July 2, 2004
Virtually no auspicious occasion in Indian homes goes ungraced by marigolds. And now, the humble orange flower is rapidly becoming the mainstay of small and marginal farmers in Himachal Pradesh.
Easy and inexpensive to grow, cheaply packaged and transported, long-lasting and high-demand, marigolds are the smaller farmers’ answer to established floriculturists who grow high-value flowers like carnations, gladioli and tulips.
‘‘Marigolds offer farmers a prospect of diversification,’’ says Dr S S Negi, vice-chancellor of the Dr Y S Parmar University of Horticulture and Forestry, Nauni. University scientists have promoted commercial cultivation of certain marigold varieties in the state since the mid-’90s.
The reasons are not too far to seek. For one, the crop requires little by way of input, and grows through the year in the low and mid-hill zones of the state. The shape and size of the Himachal marigold varieties, too, find favour with buyers — largely, wholesale markets and shops near religious sites — to whom the produce can be transported in gunny bags.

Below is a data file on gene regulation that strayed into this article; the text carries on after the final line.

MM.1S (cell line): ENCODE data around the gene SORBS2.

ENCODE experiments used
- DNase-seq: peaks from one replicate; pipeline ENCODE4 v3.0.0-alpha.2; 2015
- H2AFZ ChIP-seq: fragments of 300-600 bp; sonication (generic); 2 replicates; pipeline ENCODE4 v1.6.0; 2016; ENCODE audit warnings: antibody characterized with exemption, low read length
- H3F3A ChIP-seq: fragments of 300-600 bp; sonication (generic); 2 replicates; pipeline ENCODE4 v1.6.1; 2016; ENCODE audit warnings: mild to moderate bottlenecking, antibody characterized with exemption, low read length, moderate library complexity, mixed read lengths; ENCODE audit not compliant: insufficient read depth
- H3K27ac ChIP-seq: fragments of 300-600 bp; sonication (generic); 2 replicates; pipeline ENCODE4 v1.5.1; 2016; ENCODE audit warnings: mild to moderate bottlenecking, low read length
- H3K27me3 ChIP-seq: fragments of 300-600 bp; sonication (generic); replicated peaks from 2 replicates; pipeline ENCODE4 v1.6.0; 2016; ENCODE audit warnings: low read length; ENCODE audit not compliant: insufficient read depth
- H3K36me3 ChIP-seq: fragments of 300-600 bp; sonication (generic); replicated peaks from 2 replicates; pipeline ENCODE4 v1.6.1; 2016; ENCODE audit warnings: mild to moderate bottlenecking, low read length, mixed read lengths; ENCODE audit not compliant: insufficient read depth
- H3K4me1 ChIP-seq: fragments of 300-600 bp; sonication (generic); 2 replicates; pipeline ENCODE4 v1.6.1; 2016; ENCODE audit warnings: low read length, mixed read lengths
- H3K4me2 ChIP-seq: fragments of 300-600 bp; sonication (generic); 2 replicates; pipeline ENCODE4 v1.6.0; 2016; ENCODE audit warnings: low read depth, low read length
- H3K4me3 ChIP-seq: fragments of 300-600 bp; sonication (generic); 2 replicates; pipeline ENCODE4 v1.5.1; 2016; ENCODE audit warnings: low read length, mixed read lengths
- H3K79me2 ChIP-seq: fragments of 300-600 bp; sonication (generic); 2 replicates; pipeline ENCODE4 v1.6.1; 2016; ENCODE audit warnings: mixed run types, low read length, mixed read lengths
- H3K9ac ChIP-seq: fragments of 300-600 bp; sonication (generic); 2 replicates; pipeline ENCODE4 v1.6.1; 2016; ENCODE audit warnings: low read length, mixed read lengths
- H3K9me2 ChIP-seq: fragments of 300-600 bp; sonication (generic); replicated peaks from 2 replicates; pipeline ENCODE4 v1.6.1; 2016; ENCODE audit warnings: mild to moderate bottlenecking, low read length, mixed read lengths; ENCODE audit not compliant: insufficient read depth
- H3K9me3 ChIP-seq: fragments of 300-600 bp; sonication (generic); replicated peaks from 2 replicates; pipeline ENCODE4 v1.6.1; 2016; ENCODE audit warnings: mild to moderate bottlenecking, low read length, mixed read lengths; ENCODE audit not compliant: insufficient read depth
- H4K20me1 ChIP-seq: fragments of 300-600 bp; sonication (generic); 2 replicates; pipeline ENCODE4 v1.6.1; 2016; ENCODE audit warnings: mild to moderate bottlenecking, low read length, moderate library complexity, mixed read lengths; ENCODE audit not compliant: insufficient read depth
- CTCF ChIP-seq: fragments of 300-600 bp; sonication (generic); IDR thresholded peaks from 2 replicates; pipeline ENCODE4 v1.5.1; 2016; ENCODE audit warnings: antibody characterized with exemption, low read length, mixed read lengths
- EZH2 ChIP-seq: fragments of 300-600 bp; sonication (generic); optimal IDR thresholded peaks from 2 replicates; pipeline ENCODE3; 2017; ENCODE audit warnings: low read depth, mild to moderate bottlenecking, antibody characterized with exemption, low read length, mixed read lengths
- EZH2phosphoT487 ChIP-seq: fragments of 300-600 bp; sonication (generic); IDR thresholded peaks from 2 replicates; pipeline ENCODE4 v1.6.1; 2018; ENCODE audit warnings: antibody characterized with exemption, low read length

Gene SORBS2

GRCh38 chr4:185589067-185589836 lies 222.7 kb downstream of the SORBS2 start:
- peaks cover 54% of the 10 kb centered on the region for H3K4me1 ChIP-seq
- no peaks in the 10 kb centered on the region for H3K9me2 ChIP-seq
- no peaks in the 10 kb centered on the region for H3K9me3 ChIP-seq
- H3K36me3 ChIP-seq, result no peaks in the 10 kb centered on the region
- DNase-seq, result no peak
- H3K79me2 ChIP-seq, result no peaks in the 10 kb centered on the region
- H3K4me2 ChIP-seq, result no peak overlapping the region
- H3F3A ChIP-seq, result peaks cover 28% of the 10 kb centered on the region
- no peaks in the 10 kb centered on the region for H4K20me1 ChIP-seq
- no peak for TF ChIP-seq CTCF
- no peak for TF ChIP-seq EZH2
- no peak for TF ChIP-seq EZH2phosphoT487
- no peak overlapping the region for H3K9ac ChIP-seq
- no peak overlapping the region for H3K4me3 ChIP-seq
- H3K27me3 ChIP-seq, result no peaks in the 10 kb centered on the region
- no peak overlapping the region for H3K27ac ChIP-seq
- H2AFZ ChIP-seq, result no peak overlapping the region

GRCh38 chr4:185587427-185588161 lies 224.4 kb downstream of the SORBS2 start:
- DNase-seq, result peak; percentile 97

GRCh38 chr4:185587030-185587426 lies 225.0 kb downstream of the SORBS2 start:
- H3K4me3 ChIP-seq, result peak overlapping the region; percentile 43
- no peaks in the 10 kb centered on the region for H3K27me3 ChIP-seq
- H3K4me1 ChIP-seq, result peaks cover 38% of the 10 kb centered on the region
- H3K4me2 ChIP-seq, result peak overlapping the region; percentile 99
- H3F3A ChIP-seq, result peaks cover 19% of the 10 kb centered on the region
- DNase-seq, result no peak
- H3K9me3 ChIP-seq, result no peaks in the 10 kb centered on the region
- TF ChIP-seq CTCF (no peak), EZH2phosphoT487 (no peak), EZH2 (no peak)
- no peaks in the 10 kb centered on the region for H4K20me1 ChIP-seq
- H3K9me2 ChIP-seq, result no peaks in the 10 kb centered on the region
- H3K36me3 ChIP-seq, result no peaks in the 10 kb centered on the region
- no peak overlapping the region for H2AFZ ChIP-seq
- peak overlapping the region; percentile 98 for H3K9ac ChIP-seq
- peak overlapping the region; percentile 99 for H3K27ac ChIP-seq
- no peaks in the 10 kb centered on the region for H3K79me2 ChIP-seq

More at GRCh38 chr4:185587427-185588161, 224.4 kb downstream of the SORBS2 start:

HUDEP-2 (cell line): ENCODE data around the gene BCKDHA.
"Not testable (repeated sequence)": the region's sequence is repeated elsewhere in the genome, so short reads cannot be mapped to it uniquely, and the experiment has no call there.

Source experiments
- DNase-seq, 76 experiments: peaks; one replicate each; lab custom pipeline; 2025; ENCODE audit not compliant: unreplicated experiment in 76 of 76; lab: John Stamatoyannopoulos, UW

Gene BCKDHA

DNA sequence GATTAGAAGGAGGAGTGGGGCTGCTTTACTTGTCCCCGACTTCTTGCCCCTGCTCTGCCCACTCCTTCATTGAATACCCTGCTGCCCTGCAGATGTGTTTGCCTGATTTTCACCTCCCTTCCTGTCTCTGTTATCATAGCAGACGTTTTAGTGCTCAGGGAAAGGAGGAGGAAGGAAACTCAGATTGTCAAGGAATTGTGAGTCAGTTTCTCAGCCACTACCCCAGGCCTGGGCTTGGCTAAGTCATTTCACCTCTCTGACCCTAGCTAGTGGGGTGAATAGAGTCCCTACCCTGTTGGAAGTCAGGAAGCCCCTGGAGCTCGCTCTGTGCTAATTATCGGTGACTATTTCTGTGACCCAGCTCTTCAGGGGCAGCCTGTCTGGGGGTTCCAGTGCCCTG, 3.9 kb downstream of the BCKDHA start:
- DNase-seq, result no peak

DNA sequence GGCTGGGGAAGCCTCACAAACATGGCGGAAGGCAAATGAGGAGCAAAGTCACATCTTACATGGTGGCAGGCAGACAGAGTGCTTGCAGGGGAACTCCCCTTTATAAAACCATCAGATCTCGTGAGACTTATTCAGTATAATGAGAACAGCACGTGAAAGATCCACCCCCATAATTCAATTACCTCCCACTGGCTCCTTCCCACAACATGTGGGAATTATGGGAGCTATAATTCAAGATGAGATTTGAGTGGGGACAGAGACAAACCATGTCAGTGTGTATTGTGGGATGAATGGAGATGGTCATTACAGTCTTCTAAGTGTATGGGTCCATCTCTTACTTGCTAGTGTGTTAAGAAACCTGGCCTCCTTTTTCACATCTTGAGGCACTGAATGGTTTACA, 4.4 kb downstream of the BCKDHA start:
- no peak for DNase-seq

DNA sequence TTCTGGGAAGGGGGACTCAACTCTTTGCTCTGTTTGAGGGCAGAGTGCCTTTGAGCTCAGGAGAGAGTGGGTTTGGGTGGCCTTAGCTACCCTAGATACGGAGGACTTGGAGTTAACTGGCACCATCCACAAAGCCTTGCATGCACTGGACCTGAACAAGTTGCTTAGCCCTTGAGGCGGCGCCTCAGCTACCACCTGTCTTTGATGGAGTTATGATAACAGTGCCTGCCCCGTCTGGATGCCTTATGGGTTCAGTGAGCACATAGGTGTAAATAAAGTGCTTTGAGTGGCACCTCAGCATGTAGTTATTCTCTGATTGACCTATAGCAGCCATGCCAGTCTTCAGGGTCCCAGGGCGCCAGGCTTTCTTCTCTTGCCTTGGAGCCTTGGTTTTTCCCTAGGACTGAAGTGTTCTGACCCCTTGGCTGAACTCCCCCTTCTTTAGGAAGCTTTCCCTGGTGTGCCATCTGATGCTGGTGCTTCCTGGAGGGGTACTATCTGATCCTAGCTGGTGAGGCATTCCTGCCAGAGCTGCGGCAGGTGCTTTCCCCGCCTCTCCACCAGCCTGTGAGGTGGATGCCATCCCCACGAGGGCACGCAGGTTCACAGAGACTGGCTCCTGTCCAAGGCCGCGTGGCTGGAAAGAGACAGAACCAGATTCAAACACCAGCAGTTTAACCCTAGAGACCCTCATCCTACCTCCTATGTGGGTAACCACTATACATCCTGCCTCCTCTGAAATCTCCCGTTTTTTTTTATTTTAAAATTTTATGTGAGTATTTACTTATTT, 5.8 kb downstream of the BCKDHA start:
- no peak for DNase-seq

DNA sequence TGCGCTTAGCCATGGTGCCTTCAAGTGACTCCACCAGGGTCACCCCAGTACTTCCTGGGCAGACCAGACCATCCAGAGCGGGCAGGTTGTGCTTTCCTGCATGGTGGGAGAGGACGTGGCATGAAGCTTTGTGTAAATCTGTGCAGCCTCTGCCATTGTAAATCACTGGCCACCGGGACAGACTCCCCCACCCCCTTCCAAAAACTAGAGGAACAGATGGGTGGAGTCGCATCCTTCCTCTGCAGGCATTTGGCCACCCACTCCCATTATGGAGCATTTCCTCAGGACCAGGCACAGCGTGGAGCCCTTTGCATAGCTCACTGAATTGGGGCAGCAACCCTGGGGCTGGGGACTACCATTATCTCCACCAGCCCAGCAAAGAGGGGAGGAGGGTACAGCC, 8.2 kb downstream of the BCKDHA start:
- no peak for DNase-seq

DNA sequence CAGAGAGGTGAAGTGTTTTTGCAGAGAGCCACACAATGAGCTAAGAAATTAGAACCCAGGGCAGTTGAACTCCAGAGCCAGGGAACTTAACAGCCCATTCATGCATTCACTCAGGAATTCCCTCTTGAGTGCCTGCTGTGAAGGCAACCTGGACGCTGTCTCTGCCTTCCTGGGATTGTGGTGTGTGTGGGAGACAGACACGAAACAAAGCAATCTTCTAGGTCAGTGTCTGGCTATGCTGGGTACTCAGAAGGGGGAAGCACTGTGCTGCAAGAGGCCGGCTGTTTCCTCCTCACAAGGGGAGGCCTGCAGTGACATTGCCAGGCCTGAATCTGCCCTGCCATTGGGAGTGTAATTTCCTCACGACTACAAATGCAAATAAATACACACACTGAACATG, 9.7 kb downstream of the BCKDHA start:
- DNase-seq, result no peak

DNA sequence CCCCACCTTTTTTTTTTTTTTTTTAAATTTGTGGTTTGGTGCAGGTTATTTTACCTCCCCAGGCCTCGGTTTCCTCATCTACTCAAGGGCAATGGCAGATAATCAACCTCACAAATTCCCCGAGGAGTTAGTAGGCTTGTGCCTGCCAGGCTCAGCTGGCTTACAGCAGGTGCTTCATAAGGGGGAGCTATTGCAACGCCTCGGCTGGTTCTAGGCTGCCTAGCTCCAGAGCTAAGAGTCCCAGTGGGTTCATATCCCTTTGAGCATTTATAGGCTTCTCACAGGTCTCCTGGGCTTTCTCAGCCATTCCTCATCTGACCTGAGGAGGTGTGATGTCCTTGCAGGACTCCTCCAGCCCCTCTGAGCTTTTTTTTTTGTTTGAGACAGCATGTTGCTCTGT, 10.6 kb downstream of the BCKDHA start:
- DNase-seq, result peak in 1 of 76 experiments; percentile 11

About a decade ago, scientists recommended Pussa Narangi and Pussa Basanti — variants of the African marigold — and SM 786 variety of the French marigold for commercial cultivation to thwart pest attack and insecticide-use. So widely has the flower caught on, the horticultural research station at Jachh, Kullu, alone supplied 200,000 marigold seedlings to farmers in the last year.
‘‘Marigolds are the most worry-free crop when it comes to unpredictables like inadequate rainfall or plant disease,’’ says O P Panwar, president of the Himachal Kisan Vikas Sangathan. ‘‘The crop requires very little irrigation, which is a major plus.’’
At the moment, Sirmour, Solan, Kangra, Una, Hamirpur and Shimla districts are the major cultivators of marigold. ‘‘At places where the summer is relatively mild and winter is not too severe, marigolds grow round the year. The plains can produce it only for a limited period in the winter,’’ said Panwar.
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